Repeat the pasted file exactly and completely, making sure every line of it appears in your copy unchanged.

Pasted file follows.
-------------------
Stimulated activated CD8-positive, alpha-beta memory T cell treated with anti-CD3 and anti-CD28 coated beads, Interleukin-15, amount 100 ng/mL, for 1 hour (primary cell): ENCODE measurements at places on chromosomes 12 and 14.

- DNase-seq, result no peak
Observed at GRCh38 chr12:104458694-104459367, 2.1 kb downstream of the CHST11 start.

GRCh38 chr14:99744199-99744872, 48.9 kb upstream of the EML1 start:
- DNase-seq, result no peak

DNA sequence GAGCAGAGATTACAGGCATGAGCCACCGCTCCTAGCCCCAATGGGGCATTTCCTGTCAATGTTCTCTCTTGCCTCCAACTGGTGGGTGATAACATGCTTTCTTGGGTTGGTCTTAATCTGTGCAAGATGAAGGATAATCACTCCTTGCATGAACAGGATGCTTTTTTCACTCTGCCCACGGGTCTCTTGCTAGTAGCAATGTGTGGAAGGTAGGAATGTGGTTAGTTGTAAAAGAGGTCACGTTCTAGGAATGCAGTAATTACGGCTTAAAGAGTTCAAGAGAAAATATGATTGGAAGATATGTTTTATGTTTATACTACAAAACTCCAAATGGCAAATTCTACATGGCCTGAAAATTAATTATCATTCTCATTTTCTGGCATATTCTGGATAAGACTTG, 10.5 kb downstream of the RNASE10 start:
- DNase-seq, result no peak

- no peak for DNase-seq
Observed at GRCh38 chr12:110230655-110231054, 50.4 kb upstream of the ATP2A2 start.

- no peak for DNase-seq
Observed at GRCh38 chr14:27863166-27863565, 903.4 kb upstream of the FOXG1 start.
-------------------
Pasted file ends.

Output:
Stimulated activated CD8-positive, alpha-beta memory T cell treated with anti-CD3 and anti-CD28 coated beads, Interleukin-15, amount 100 ng/mL, for 1 hour (primary cell): ENCODE measurements at places on chromosomes 12 and 14.

- DNase-seq, result no peak
Observed at GRCh38 chr12:104458694-104459367, 2.1 kb downstream of the CHST11 start.

GRCh38 chr14:99744199-99744872, 48.9 kb upstream of the EML1 start:
- DNase-seq, result no peak

DNA sequence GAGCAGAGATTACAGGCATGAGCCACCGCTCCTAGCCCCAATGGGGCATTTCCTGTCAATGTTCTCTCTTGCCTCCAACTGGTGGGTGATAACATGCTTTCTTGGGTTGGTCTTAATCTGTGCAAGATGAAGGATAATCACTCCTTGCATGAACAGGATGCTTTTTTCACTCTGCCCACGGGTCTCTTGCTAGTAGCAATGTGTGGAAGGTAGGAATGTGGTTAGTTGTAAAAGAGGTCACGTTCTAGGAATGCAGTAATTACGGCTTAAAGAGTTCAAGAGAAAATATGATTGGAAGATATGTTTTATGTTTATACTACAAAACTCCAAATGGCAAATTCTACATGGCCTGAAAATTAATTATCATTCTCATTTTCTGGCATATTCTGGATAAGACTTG, 10.5 kb downstream of the RNASE10 start:
- DNase-seq, result no peak

- no peak for DNase-seq
Observed at GRCh38 chr12:110230655-110231054, 50.4 kb upstream of the ATP2A2 start.

- no peak for DNase-seq
Observed at GRCh38 chr14:27863166-27863565, 903.4 kb upstream of the FOXG1 start.